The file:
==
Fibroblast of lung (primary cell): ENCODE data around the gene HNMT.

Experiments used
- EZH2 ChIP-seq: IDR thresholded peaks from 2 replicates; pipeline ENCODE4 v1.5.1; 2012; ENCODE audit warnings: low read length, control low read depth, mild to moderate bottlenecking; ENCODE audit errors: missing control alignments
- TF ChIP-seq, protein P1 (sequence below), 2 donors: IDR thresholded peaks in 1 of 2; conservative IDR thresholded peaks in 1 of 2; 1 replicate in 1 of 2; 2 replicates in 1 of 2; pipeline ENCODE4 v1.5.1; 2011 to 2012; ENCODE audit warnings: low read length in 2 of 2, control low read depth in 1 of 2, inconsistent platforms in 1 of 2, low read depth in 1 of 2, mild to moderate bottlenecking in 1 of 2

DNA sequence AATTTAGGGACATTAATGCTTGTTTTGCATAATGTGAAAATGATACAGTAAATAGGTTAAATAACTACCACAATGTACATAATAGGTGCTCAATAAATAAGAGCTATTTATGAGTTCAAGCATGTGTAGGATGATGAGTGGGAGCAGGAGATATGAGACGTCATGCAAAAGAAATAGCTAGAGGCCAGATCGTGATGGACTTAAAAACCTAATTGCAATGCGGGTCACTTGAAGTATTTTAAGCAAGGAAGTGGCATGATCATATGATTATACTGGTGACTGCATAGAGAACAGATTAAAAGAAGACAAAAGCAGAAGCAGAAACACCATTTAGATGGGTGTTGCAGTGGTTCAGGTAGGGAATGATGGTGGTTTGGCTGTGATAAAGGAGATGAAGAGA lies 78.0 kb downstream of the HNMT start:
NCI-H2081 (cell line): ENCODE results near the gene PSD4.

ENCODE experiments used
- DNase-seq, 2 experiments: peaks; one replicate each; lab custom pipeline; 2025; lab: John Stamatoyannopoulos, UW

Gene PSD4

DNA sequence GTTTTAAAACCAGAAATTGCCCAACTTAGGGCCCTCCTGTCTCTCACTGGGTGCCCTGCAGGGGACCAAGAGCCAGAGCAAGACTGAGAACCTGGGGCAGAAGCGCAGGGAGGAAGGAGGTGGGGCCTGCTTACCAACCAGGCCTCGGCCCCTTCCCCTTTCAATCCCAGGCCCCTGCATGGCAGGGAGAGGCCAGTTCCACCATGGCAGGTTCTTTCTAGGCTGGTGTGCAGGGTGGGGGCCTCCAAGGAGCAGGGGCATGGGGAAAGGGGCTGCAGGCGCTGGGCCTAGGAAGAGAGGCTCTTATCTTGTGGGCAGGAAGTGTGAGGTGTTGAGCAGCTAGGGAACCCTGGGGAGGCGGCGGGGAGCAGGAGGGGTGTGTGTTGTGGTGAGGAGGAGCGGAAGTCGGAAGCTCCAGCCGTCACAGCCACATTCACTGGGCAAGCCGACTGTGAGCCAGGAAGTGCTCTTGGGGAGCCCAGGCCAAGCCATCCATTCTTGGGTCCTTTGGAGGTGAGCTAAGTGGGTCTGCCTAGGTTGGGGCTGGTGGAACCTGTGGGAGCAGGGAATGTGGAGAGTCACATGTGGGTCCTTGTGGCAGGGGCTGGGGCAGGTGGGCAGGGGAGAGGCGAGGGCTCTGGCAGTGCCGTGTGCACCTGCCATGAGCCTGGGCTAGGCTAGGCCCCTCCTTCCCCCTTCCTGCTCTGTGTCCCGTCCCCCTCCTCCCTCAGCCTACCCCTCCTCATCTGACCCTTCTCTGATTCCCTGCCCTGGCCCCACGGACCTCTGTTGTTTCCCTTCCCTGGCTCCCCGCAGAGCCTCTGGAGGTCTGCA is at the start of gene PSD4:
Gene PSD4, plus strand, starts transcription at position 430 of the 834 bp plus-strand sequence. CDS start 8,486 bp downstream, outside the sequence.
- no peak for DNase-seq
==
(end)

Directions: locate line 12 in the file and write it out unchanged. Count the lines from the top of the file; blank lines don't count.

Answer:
- no peak for DNase-seq